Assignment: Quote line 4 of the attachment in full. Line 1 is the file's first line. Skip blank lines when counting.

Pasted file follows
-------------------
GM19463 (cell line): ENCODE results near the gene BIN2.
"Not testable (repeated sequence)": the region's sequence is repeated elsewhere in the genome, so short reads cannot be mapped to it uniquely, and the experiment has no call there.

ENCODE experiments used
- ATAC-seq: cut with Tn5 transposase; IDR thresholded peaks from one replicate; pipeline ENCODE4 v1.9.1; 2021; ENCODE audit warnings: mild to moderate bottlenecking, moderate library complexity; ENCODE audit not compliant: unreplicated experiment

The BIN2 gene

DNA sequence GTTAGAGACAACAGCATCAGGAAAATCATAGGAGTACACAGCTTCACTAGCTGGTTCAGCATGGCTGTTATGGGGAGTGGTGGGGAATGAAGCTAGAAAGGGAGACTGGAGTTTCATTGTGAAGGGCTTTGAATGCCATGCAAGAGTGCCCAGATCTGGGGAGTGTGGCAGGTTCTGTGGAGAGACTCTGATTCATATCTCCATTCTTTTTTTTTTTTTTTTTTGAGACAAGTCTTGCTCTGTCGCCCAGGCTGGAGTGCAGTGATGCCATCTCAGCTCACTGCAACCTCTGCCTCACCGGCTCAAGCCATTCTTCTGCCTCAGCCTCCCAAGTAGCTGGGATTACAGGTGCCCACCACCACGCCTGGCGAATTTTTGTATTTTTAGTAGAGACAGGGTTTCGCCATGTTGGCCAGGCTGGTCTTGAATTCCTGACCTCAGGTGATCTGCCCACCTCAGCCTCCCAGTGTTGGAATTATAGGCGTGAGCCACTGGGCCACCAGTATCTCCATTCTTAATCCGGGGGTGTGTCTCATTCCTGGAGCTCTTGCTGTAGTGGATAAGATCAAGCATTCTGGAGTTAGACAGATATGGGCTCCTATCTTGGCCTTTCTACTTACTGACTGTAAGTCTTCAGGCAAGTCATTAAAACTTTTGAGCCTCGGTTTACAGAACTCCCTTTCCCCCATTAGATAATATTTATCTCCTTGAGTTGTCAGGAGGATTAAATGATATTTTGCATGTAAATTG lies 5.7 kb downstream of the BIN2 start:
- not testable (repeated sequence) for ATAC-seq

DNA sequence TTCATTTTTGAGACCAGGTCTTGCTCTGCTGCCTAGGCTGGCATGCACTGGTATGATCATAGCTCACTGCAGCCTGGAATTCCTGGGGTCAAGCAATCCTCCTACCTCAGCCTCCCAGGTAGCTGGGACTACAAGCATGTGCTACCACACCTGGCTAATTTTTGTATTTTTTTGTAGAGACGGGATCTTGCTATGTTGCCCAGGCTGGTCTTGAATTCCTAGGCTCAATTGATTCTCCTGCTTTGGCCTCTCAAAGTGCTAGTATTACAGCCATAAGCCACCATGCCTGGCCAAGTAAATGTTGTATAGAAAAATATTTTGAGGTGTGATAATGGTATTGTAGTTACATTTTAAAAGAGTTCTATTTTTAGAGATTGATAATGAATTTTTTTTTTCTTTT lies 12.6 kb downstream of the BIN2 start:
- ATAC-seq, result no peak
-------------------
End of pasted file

- ATAC-seq: cut with Tn5 transposase; IDR thresholded peaks from one replicate; pipeline ENCODE4 v1.9.1; 2021; ENCODE audit warnings: mild to moderate bottlenecking, moderate library complexity; ENCODE audit not compliant: unreplicated experiment